Although some of the urgency has died down, bushfire smoke continues to permeate where we live, work and play. As a chronic asthma and allergy sufferer, personal necessity has prompted me to research air quality extensively. What follows is a quick guide to what you can do if you are affected by poor air quality.
It is truly alarming, in this emergency, to see so much misinformation going around. Air quality and purification is a science. It’s not a product. It’s not marketing. It’s not opinion. Even without bushfires, air pollution is a serious issue in Australia. In my case, the main triggers at home have been dust and smoke from wood heaters in my semi-rural neighbourhood. At work in the city, the air is regularly clogged with pollen.
The tl;dr summary:
- Understand your personal triggers
- Avoidance is the best strategy
- A face mask may provide limited comfort in specific circumstances
- Vacuuming may reduce dust and heavier particles
- Measure the problem and establish a baseline for comparison
- Check the air quality forecasts
- On the go, carry a portable air quality detector
- At home, a whole-house air purifier is superior to room purifiers
- Look for a true HEPA filter – anything else is likely to be rubbish
Bushfire smoke particles are exceedingly tiny. They will pass through most kinds of filtration and deep into your lungs, through to your bloodstream. The best approach is complete avoidance. Stay indoors, preferably in an area that doesn’t have much smoke. But that’s much easier said than done, and many of us need to leave the house to work.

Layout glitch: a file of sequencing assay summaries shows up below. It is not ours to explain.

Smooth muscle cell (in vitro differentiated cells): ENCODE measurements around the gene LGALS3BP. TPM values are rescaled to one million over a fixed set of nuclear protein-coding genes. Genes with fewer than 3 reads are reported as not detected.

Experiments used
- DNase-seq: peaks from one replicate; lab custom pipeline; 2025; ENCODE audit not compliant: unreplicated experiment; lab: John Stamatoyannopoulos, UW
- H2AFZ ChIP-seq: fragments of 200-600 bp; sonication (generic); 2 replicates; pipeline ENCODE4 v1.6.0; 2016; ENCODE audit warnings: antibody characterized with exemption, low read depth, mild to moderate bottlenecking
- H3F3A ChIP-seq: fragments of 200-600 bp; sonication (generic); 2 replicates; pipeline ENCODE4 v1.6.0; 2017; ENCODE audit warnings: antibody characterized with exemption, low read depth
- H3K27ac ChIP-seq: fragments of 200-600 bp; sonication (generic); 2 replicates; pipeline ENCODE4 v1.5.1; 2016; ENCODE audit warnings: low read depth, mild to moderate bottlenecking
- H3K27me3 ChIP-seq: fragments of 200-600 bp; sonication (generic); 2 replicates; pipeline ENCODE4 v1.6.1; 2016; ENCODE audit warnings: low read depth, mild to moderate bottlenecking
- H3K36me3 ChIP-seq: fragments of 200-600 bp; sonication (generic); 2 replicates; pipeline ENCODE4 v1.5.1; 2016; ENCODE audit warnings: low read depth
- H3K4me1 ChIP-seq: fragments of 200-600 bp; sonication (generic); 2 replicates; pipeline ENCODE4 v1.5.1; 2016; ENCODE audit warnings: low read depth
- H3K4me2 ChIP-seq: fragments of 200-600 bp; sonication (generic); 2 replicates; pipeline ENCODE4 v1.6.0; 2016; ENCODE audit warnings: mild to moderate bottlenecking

Isn’t a face mask enough? A P2/N95 (or better) rated face mask might provide limited relief, and it becomes exhausted pretty quickly. It must form a tight seal around your mouth and nose, or else the air will take the path of least resistance and bypass the filter. Don’t bother if, like me, you have a beard.
Regardless, there’s a good chance that particles will enter your airways. Sinus irrigation is the best way to flush the particles from your nasal airways. Also take measures to protect your eyes. If you can’t avoid the smoke, refrain from wearing contact lenses and flush your eyes if they feel irritated.
Can you reduce the problem with better cleanliness? My vacuum cleaner does a pretty good job of managing my dust allergy at home. Use one with a genuine HEPA filter, so that it doesn’t spit the dust back into the air (making the problem much worse). Combined with some antihistamines and a good nasal spray, my issues with dust have dropped significantly.
As general advice not specific to bushfires, I strongly recommend that you try to identify and measure your problem. That will help to decide your next steps. Do you have an allergy? Are you sensitive to particles in the air? What kind of particles? Is it a seasonal problem?
The Bureau of Meteorology lists a range of resources to check air quality. The reports and forecasts from AirVisual are a fantastic place to start. Type in your location to know what’s happening in your area. Install the mobile app for alerts as you move around.
I’ve tried a number of measurement tools out there. Dylos units are great, but pricey. I really like my Atmotube Pro. I can carry it wherever I go, hanging from my bag or the belt-loop on my trousers. It’ll warn me when the air is unsafe, so I can take evasive action before I start to feel it.